The food reaches the stomach as a result of the oesophageal relaxations and contractions. The stomach is involved in performing three main functions –
- Chemical alterations
- Mechanical mixing
When the food arrives at the stomach, the so-called peristaltic movements allows food to be pushed down and disintegrates it into small fragments and mixes thoroughly with the help of gastric juices secreted by the gastric glands found in the internal lining of the stomach. The glands produce their secretions when they are activated by the hormone gastrin produced by the stomach wall when food comes to the stomach.
Gastric glands secrete gastric juice which comprises large quantities of water, the inactive pepsinogen enzyme and free hydrochloric acid. Inactive pepsinogen, upon being mixed with hydrochloric acid, changes into active pepsin. The acid is functional in preventing bacterial decomposition and dissolving inorganic salts, making the food softer. Pepsin of the stomach and the oesophagus act on the proteins of food and change into peptones and proteoses.
Food after being in the stomach for 2-3 hours is churned thoroughly and mixed by the contractions of the muscles of the stomach wall, forms a thick creamy acid fluid referred to as chyme. The muscular contractions of the wall of the stomach force the chyme to pass in small quantities via the pylorus into the duodenum.
Once food enters the duodenum, it gets acidic because of HCl which is secreted by the oxyntic cells of the gastric glands of the stomach. The acid found in the food triggers the duodenum to produce hormones cholecystokinin and secretin that pass through the blood reaching the pancreas and liver. The secretin triggers the pancreas to produce pancreatic juice, the cholecystokinin triggers the gallbladder to produce bile juice.
The pancreatic and bile juice is secreted side by side into the duodenum via the hepatopancreatic duct which is common. Simultaneously, the intestinal mucosa too secretes intestinal juice referred to as succus entericus using the hormone enterocrinin. Consequently, three substances in the intestine mix up with the food – succus entericus, pancreatic juice and bile which act on the food to thoroughly digest it.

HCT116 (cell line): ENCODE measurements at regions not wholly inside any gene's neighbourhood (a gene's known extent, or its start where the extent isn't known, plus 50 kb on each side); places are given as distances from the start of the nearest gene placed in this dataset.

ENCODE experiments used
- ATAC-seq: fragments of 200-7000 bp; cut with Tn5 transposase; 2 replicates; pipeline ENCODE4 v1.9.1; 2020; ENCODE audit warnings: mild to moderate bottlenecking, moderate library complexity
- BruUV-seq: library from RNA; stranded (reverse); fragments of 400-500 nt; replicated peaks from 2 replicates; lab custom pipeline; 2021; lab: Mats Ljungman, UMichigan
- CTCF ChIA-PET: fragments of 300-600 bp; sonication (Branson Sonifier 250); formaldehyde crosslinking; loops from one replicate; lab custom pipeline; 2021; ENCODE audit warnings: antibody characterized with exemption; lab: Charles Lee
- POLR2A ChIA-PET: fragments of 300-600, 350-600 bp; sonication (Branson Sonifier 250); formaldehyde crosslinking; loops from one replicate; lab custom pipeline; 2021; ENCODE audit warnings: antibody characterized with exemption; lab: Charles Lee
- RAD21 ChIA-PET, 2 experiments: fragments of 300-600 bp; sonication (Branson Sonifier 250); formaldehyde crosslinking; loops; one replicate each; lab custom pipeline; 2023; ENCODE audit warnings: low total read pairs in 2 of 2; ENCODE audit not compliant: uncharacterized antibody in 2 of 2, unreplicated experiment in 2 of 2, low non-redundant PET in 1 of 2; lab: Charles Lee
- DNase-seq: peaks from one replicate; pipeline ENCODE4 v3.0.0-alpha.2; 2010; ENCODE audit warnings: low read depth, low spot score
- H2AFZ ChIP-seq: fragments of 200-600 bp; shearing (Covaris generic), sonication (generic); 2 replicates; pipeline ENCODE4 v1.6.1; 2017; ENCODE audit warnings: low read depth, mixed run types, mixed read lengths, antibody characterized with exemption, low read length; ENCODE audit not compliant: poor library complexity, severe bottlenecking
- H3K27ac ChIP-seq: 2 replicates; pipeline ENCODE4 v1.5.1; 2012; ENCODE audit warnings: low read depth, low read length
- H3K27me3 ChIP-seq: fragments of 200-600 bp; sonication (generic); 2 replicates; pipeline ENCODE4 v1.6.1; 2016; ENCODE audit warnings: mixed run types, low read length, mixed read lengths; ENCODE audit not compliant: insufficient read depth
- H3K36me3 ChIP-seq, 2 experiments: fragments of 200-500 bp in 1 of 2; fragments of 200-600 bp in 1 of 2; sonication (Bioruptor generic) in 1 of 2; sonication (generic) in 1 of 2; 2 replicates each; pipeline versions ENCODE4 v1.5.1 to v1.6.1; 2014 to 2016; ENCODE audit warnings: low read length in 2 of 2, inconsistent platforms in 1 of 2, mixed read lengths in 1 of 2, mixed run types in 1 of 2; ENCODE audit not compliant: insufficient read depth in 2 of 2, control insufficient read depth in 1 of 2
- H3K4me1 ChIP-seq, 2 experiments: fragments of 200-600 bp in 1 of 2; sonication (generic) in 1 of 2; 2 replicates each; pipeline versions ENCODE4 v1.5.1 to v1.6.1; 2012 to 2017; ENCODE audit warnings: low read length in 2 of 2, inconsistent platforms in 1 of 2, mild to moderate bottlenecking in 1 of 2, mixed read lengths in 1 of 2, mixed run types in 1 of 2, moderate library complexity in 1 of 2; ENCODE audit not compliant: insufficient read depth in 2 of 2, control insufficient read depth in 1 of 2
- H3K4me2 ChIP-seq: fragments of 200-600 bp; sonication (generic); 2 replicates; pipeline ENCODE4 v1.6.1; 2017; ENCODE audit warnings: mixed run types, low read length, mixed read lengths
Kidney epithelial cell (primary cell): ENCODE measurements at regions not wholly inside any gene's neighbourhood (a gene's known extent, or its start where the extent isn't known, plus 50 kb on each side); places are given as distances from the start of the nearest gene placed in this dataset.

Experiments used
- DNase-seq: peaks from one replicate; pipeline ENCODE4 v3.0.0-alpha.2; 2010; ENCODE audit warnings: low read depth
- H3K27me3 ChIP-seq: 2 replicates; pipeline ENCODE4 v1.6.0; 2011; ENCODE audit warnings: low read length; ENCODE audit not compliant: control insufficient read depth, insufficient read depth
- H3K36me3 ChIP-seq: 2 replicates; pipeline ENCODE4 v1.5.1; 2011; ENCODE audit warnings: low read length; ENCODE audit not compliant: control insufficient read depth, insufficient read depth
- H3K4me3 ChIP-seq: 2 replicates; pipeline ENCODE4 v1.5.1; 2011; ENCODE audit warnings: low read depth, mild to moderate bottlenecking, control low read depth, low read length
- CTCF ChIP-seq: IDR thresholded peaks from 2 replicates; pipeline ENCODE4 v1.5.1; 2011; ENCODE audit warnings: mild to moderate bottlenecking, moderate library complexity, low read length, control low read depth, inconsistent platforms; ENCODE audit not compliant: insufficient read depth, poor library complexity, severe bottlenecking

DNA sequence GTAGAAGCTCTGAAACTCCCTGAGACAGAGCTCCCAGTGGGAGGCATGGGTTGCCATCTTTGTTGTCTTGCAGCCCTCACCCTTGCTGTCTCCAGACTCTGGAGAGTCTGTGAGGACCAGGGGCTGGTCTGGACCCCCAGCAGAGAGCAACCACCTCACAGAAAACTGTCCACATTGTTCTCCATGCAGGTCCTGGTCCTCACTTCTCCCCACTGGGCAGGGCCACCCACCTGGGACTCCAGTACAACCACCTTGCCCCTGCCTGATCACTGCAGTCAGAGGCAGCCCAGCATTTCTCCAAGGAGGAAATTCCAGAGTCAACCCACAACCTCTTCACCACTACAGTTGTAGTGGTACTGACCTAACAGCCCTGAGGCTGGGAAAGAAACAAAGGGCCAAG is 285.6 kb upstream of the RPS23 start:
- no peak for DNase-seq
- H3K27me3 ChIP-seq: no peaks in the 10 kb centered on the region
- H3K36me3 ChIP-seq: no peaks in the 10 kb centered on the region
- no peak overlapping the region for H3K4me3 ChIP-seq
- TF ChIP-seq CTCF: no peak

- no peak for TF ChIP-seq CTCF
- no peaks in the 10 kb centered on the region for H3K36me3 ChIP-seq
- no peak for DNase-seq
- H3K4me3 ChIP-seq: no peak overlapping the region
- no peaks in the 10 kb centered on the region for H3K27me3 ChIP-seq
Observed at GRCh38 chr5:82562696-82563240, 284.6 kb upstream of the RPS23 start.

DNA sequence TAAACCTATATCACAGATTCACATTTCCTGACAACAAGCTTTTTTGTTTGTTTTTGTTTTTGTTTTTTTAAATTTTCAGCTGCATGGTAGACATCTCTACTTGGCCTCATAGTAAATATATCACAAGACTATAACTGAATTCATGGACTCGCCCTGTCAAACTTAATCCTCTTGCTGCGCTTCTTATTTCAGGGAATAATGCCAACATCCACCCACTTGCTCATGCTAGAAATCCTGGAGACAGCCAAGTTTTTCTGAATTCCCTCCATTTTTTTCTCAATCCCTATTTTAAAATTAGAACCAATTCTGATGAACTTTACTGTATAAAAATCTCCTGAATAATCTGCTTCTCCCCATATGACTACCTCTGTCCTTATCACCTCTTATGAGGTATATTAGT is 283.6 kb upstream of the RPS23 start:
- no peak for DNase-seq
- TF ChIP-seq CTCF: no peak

Food Absorption In Frogs
The final products through the walls of the small intestine are absorbed. The absorptive surface seen internally is fold-wise increased with the presence of villi-like processes. Each villus is supplied richly with blood capillaries and lacteal or lymph vessels. Mineral salts, water and other nutrients are absorbed directly through the mucosa.
The glucose, amino acids and fructose pass by diffusion from the mucosa into the blood capillaries of the intestine reaching the liver through the hepatic portal vein. The liver maintains a steady supply of the needed amount of amino acids and sugars into the blood. Excess sugar as glycogen is stored but excess amino acids cannot be reserved hence are converted into urea by the liver cells discarded as urine from the kidneys.
If there is a drop in the level of sugar concentration from the normal in blood, the reserve glycogen is altered into glucose by the liver cells and sent to the blood. From blood, cells take up the needed amino acids for the synthesis of proteins forming protoplasm.
The fatty acids and glycerol pass into the lymph vessels referred to as lacteals. Glycerol can be easily absorbed as they are water-soluble, however, fatty acids cannot be absorbed as they are water-insoluble. Hence, before fatty acids are absorbed, they are mixed with bile salts to make them soluble so that they can be absorbed. Once absorption occurs in the lacteals, the fatty acids and glycerol are converted again into fat globules with smaller molecules. As a result, the fats enter as glycerol and the fatty acids into the blood through the lymph vessels.
Food Assimilation In Frogs
Different cells from the blood take up the amount of different digested food required either to be used to provide energy or to build new protoplasm; this is assimilation. The conversion of the digested food into new protoplasm is brought about by vitamins, the mineral salts too go on forming parts of the protoplasm.
Egestion of Undigested Food In Frogs
It is in the small intestine that the absorption and digestion are completed. The ingested food enters the rectum through peristalsis for the formation and storage of faeces. The leukocytes, old epithelial cells, bile pigments, and a huge number of bacteria form the faeces which are discarded timely through the cloacal opening.
This was about the digestive system of frogs. Explore related concepts on NEET, at BYJU’S.